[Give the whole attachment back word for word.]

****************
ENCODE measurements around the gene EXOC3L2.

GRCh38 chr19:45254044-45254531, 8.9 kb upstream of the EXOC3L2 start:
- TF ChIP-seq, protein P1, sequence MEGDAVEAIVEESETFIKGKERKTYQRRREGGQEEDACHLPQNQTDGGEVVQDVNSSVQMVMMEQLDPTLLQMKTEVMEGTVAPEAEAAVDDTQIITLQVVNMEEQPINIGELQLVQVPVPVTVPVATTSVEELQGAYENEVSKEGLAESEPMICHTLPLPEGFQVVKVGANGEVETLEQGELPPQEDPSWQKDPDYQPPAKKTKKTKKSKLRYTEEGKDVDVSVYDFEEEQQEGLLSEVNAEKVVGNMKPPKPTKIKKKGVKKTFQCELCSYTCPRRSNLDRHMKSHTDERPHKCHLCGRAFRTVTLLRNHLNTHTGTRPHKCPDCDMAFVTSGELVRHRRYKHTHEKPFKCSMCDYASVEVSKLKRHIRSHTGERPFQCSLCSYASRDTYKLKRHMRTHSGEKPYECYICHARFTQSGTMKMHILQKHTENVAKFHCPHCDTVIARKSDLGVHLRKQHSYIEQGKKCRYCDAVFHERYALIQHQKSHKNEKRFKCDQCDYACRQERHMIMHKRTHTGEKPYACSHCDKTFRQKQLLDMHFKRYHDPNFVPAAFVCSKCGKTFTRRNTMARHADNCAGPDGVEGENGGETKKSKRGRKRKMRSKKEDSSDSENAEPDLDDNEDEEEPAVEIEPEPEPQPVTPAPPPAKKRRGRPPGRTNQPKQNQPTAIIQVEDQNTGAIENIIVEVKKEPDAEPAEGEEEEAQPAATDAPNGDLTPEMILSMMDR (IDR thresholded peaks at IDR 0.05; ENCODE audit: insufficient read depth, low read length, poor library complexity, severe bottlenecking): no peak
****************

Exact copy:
ENCODE measurements around the gene EXOC3L2.

GRCh38 chr19:45254044-45254531, 8.9 kb upstream of the EXOC3L2 start:
- TF ChIP-seq, protein P1, sequence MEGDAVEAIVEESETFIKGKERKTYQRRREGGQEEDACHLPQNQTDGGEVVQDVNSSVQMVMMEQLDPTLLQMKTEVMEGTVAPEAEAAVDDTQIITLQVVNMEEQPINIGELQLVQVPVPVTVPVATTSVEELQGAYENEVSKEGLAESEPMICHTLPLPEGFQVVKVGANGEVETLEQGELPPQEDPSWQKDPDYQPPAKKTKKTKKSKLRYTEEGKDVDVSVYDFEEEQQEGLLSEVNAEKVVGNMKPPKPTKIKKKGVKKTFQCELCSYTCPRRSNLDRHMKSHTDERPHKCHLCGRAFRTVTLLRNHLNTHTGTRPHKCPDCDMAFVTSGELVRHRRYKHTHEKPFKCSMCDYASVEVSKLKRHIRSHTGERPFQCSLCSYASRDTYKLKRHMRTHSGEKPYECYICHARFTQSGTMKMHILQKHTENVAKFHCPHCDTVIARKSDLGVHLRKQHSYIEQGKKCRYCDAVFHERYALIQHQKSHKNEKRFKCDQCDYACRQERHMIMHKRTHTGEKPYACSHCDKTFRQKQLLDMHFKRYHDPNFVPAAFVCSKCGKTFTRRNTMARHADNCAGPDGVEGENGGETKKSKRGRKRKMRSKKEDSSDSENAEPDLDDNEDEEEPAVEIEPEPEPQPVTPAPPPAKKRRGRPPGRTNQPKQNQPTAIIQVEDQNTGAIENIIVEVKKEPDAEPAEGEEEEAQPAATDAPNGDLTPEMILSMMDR (IDR thresholded peaks at IDR 0.05; ENCODE audit: insufficient read depth, low read length, poor library complexity, severe bottlenecking): no peak